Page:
This is splendid. The best bit is the silly grin on his face at about 41 seconds, celebrating the goal scored as a result of the pass he side-foots while looking the other way.
The Commonwealth Games were fantastic. Splendidly organised, welcoming and it's a great way to see a city. It gives you a reason to explore, to see things you wouldn't otherwise, a reason to be there.
And I love seeing sports I know nothing about, you spend the first little while working out the scoring system, then settling on someone to cheer for and then noticing the human drama.
(This made the weightlifting brilliant - there's so much emotion and preparation compressed into each lift, each moment is massive. The tiny figures in the distance still communicate a ton of effort and expression. Well done Zoe!)
I was rather struck with Laura Massaro's squash racquet. I think it's a Head Xenon 135 and it looked like the grip was in a rather vibrant fluro yellow/green. I've not photographed it well.
It reminded me of a trip to the Nike archives I made, several years ago. They showed us a bunch of very early Nikes they'd just bought off a Japanese collector. Many of them very bright, almost neon, even after 30 years or so. The designers I was with were fascinated by them, asking about the inks/dyes/whateverthey'recalled, the archivist dashed their hopes - there would be no way we could use these any more, they'd breach all sorts of environmental regulations, probably made out of quite nasty stuff.
Presumably the recent rash of fluoro all over the high street and the football pitch means there have been some breakthroughs in less noxious inks. Somewhere at a chemicals business a Head of Hue is getting a well deserved bonus.
I spent quite a lot of time at the bowls wondering if you could cheat.
Could you infiltrate some sort of sphero technology into your wood, making it steerable after its release? Do they x-ray the woods? That would put paid to that.
And, presumably, you wouldn't need it to be that controlable. You could get quite a lot of advantage with just the ability to move some weight inside the wood at the right moment, shift its centre of gravity slightly. Would you need a compatriot in the crowd with a control? Could a human even make it work and make it seem natural? Would you, in fact, need a system that could see the jack and the other bowls, could monitor the speed and direction of the wood being bowled and then apply a subtle shift to its centre of gravity to put it somewhere more useful without anyone noticing? Is that even possible? How many cameras would you need? Could you do it with a bunch of networked phones?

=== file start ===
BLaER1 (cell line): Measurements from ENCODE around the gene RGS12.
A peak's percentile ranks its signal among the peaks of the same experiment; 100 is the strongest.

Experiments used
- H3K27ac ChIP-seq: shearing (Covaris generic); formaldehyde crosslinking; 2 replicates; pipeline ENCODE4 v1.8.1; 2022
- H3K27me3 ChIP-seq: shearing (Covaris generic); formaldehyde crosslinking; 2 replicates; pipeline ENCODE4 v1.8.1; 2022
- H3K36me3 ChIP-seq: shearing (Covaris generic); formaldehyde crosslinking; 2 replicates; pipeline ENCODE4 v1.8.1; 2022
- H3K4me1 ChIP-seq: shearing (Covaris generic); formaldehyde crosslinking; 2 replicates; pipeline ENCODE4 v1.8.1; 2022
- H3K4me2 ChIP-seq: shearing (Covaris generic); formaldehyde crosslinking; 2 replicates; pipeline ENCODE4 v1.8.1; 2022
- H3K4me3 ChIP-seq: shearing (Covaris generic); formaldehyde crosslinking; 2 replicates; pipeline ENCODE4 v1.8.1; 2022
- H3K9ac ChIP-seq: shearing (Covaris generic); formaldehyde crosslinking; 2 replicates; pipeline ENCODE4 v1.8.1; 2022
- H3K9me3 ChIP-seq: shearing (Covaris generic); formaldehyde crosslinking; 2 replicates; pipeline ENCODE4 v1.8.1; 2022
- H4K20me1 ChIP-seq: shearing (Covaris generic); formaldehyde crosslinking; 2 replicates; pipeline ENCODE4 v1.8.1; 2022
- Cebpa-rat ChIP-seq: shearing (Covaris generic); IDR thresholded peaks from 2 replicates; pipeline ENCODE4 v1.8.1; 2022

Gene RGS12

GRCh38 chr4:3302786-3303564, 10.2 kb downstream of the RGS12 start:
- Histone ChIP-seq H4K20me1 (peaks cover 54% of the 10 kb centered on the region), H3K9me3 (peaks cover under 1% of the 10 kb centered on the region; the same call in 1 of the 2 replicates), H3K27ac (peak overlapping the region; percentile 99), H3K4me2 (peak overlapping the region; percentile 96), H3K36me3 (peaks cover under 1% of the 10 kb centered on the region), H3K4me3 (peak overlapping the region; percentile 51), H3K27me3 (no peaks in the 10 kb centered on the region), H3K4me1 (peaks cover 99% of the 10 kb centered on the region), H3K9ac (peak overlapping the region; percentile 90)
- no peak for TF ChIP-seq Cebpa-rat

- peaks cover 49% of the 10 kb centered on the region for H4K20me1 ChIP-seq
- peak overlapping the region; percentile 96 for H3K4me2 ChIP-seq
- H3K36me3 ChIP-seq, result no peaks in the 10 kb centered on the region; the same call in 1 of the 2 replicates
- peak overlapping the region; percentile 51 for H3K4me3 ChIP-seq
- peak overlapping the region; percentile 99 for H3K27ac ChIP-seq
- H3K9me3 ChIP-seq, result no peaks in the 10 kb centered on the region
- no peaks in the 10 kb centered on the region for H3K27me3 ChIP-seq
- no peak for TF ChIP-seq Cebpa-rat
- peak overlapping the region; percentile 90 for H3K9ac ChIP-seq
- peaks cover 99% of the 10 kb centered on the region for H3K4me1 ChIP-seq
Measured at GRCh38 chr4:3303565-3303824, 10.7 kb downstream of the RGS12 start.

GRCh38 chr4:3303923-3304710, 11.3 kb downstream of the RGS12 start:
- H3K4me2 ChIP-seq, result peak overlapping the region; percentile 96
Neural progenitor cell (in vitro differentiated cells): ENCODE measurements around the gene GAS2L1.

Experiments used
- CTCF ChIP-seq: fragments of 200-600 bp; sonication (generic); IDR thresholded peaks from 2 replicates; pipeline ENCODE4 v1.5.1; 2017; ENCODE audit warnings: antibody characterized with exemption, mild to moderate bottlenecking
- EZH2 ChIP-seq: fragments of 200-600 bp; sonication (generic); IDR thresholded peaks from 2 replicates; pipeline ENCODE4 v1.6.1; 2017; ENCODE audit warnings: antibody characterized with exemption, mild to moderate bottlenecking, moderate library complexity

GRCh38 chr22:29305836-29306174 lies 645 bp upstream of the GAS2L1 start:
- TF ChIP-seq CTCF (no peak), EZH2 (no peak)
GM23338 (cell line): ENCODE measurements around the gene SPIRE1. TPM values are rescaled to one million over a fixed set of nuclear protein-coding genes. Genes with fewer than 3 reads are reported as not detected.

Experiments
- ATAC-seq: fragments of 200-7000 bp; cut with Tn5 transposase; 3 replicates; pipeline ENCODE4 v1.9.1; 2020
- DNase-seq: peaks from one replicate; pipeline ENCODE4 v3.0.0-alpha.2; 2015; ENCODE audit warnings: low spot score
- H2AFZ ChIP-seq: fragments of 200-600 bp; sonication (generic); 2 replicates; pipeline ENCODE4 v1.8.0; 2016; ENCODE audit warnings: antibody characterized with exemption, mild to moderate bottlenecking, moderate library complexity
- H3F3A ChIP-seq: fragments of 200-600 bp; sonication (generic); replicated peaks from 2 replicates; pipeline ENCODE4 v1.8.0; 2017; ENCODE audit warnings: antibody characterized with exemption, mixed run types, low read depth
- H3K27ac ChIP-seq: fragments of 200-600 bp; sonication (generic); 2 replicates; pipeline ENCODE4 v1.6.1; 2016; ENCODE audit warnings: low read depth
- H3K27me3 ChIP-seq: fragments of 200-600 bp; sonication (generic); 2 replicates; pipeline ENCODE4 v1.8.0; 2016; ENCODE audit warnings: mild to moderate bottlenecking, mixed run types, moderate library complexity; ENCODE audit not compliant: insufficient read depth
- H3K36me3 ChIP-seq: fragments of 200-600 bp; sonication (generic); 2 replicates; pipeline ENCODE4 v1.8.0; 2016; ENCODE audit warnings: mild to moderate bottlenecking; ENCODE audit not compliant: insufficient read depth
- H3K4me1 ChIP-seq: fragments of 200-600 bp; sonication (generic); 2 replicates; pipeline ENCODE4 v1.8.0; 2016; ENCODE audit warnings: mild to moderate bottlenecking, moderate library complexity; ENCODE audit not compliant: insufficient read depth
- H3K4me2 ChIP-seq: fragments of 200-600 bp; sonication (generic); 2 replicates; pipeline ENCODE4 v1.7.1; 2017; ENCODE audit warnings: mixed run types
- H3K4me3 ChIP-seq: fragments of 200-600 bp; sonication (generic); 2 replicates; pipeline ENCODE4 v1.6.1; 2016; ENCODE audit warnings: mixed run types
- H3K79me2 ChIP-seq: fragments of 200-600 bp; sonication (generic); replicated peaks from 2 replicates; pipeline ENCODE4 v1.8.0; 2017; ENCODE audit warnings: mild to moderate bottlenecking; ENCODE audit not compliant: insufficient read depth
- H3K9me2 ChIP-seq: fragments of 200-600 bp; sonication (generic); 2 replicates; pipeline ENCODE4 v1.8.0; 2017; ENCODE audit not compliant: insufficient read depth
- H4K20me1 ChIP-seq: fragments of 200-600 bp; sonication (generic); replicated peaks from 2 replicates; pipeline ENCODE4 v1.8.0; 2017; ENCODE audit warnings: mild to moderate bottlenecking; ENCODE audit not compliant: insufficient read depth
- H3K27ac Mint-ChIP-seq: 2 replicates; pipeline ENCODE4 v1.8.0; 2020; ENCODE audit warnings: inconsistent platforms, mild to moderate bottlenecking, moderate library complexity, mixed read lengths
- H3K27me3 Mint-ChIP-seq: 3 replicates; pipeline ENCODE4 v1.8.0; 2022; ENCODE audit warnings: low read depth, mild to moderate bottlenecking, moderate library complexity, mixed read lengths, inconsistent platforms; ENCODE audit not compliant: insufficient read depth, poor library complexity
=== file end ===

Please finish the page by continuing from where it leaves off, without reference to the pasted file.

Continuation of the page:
Badminton - same question.
Five years ago we went on holiday to Cape Cod, rented a car and trundled out to the Wellfleet Marconi Site. There's not a lot there. It's a place "where a man may stand and put all of America behind him". It's where Marconi first (or sort of, almost first) transmitted Transatlantic messages.
A little hut, a model, a phone line you can call to hear about it all, a plaque.
It was atmospheric though, there was enough to help you imagine the struggle and the excitement of those first transmissions across the Atlantic. (Sadly, now, apparently, it's mostly fallen into the sea.)
Last week we went to the other end - the Marconi Centre at Poldhu in Cornwall:
I like this long slow way to do tourism, seeing each end of invisible infrastructural things.
While we were in Cornwall we also stopped at Goonhilly and the Telegraph Museum at Porthcurno. I need, eventually, to find where in New York that Telstar transmission came from and what was on the end of those cables.
If asked, and, if you blog long enough it's the kind of thing that might come up, I think I'd say that the most beautiful words in the English language are these:
"I wanna fly my biplane, low over Swaffham"
It's from On Reaching The Wensum by Half Man Half Biscuit.
I don't know why I like it so much. It's partly that it's unexpectedly romantic, it's partly the emergence of the tune from dischord, it's partly the use of a small town in Norfolk. But it's partly the image of a plane, just above you.
It was going through my head all day at the RNAS Culdrose Air Day, though, of course, I don't have any actual pictures of a biplane.
It's that feeling - a plane, low, over the countryside. Close to you, yet very far and very fast away.
At one point the commentator, telling us about one of the planes, one with an all-around transparent canopy, described it as a "splendid touring aircract". Anne and I both noticed that, smiled at that thought. That would be a lovely way to see the country.
Naming is hard. That's true in computering and in new products.
But, wait, here's a whole new name-space land-grab opportunity - famous dead people with a thing everyone knows about them.
There's Kennedy (which is brilliant and plays off the 'everyone remembers where they were when Kennedy was shot' thing).
There must be others. Baby Einstein comes to mind. And, er. There must be others.
I wonder what the Dickens app would do. Or the Seacole one. Or the Dickinson one (and who owns the Dickinson name-space, Emily or Bruce?*). Pocahontas. Thatcher. Armstrong. Banks. Clough.
This stuff is going to happen.
(*Though Bruce isn't dead. Which, in this instance, goes against him)
UPDATE: Phil has pointed out another one - Streisand.
Many years ago Anne and I sat laughing hysterically in the car listening to this on some radio compilation. I've been idly looking for a copy ever since but had another go after it was on this fantastic Archive on 4. This is the funniest, most joyous bit of radio you will ever hear.